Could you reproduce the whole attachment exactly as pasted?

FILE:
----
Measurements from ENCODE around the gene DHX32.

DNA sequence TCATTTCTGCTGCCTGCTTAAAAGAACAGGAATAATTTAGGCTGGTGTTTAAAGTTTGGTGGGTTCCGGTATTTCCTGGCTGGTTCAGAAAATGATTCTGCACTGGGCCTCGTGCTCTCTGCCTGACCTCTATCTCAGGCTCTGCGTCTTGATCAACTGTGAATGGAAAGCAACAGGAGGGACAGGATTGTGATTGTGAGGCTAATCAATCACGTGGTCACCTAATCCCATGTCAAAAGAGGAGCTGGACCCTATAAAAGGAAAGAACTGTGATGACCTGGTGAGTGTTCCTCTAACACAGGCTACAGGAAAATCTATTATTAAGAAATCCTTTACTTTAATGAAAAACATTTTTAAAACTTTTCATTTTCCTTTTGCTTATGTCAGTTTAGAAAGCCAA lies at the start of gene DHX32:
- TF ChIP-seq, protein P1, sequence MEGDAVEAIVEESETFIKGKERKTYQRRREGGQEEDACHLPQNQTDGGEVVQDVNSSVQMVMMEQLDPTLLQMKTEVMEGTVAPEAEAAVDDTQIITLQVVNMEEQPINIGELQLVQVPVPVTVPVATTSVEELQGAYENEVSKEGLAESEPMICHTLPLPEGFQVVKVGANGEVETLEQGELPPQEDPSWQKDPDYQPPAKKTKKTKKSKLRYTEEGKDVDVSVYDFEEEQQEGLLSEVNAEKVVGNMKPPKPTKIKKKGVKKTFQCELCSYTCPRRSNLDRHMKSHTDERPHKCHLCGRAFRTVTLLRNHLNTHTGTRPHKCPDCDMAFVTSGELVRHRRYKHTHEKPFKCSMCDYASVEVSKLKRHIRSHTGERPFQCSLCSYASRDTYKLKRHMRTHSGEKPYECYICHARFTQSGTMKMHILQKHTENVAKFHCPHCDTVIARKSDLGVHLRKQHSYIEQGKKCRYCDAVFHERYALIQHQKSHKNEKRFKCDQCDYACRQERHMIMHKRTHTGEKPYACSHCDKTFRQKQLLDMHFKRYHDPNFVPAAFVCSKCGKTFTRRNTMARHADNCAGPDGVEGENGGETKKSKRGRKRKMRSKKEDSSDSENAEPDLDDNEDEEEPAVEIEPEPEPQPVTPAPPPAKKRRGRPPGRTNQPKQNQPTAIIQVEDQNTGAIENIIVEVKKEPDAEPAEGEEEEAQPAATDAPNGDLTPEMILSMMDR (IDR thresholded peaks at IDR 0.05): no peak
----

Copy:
Measurements from ENCODE around the gene DHX32.

DNA sequence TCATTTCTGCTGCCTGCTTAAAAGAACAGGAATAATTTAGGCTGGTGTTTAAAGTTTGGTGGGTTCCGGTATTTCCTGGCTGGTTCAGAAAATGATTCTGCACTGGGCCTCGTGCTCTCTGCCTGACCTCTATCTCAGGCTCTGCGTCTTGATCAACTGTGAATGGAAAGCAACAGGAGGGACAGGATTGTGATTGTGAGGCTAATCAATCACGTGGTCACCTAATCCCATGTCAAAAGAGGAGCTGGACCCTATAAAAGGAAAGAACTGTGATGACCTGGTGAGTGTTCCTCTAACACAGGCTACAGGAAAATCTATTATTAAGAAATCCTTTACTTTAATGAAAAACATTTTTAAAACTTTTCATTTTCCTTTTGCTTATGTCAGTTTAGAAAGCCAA lies at the start of gene DHX32:
- TF ChIP-seq, protein P1, sequence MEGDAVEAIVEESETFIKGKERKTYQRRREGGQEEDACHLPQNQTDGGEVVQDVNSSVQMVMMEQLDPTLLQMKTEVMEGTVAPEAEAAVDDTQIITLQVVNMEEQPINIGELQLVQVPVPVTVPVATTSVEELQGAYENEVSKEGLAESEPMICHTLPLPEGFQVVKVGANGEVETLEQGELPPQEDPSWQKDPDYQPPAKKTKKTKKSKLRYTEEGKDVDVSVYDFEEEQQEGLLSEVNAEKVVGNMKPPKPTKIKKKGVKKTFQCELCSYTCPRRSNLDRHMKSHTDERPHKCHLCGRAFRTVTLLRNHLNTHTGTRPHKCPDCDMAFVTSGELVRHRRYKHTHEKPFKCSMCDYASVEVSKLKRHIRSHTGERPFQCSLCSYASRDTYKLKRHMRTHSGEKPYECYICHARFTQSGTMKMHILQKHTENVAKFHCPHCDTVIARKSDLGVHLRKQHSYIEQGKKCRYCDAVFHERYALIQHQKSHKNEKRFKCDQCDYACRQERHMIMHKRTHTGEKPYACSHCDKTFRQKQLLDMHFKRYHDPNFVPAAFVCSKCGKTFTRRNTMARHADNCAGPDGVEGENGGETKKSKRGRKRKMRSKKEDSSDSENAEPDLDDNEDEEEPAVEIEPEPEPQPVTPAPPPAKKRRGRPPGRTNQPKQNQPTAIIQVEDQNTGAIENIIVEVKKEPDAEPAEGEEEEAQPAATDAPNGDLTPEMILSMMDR (IDR thresholded peaks at IDR 0.05): no peak